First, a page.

When two search arguments do match, they are forced to apply to the same node. Thus two uses of NP-OB* will require that, if for instance, NP-OB2 is found as an instance of the first NP-OB*, then the next use of NP-OB* will also apply to the same NP-OB2 (not, for instance, an NP-OB1 which may also be in the vicinity).

When two search terms do not match but might refer to the same node, as for instance, NP-SBJ and NP-SBJ*, or MD|VBD and VBD|MD, same instance is not forced, but neither is it ruled out; that is, the two label strings in the query may or may not wind up referring to the same node in the corpus.

In order to force non-same instance, use index numbers. [1]NP-SBJ* and [2]NP-SBJ* cannot apply to the same NP-SBJ* node.

A common error is to forget that impossible (to the linguist) cases of same instance will nonetheless be interpreted this way by CorpusSearch. Thus, for instance, a query such as the following will produce no results:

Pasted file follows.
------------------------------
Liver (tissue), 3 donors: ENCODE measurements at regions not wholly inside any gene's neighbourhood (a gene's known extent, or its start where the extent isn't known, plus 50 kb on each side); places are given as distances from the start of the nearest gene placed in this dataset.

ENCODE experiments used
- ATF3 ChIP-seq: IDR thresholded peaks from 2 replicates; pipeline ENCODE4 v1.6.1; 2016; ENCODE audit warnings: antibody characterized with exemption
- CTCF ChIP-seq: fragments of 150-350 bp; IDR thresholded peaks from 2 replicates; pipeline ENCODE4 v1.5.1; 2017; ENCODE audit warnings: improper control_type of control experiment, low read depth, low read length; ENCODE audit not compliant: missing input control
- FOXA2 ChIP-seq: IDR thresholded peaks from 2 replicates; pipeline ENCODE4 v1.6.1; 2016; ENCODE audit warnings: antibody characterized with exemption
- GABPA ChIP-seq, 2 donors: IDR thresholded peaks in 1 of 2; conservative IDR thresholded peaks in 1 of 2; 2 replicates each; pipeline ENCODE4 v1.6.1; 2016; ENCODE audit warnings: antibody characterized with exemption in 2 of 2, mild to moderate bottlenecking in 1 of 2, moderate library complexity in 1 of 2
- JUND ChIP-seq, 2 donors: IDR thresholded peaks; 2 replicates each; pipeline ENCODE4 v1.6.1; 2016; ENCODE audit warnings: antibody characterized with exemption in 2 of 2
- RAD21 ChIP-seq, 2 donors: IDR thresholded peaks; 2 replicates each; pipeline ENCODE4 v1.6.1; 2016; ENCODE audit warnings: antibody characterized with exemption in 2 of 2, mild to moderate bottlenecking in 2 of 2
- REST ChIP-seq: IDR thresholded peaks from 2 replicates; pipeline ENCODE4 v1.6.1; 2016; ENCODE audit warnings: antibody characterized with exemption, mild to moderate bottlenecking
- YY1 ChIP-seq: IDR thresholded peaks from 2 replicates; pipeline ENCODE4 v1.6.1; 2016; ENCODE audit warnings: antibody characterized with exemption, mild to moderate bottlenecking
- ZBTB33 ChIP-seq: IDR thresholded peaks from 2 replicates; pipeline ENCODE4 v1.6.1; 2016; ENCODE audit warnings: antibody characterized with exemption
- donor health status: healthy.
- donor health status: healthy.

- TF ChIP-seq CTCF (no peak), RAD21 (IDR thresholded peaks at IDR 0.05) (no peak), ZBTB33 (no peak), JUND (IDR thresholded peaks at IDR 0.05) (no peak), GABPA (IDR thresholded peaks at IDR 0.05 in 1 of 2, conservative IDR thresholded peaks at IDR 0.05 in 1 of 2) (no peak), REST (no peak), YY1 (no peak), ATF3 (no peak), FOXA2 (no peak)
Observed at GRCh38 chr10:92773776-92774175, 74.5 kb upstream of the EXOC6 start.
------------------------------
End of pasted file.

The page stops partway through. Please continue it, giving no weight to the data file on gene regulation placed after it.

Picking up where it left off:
query: ((NP-SBJ* iDoms PRO)
AND (NP-OB1* iDoms PRO))
Although it is impossible for these PROs to refer to the same node, since they are dominated by different nodes, CorpusSearch will assume they do, and consequently will find no matches. Traces and zeros also need to be differentiated, as in the following:
query: ((MD iDoms [1]!\**)
AND (VB iDoms [2]!\**))
query: ((WNP iDoms [1]0)
AND (C iDoms [2]0))
An easier way to accomplish the former is to add traces to the ignore list.

ignoring certain nodes